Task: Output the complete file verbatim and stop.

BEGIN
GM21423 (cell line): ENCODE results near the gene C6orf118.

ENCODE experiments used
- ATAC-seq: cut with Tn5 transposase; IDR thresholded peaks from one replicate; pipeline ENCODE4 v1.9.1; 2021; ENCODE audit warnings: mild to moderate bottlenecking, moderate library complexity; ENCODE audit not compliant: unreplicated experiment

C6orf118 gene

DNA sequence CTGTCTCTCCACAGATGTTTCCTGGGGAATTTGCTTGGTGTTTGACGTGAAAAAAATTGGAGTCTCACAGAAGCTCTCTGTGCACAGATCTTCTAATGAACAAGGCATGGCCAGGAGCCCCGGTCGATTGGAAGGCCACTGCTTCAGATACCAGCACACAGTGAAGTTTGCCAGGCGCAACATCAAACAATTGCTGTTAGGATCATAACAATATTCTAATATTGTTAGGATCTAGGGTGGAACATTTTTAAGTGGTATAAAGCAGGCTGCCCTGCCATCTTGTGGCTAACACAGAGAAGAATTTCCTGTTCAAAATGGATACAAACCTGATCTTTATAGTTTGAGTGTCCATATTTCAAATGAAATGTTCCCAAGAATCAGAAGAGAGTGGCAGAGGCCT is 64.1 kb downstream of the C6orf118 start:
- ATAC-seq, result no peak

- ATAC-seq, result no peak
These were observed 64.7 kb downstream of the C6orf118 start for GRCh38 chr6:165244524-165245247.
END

GM21423 (cell line): ENCODE results near the gene C6orf118.

ENCODE experiments used
- ATAC-seq: cut with Tn5 transposase; IDR thresholded peaks from one replicate; pipeline ENCODE4 v1.9.1; 2021; ENCODE audit warnings: mild to moderate bottlenecking, moderate library complexity; ENCODE audit not compliant: unreplicated experiment

C6orf118 gene

DNA sequence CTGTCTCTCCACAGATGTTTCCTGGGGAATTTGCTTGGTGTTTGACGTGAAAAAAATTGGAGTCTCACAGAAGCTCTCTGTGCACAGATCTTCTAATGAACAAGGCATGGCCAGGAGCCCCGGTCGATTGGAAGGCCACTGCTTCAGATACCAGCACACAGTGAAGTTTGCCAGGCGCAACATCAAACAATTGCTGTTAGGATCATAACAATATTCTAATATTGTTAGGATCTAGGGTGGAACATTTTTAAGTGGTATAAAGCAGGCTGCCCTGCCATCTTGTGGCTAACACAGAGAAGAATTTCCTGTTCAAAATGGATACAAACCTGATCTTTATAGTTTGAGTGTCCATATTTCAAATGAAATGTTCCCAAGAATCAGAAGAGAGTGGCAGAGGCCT is 64.1 kb downstream of the C6orf118 start:
- ATAC-seq, result no peak

- ATAC-seq, result no peak
These were observed 64.7 kb downstream of the C6orf118 start for GRCh38 chr6:165244524-165245247.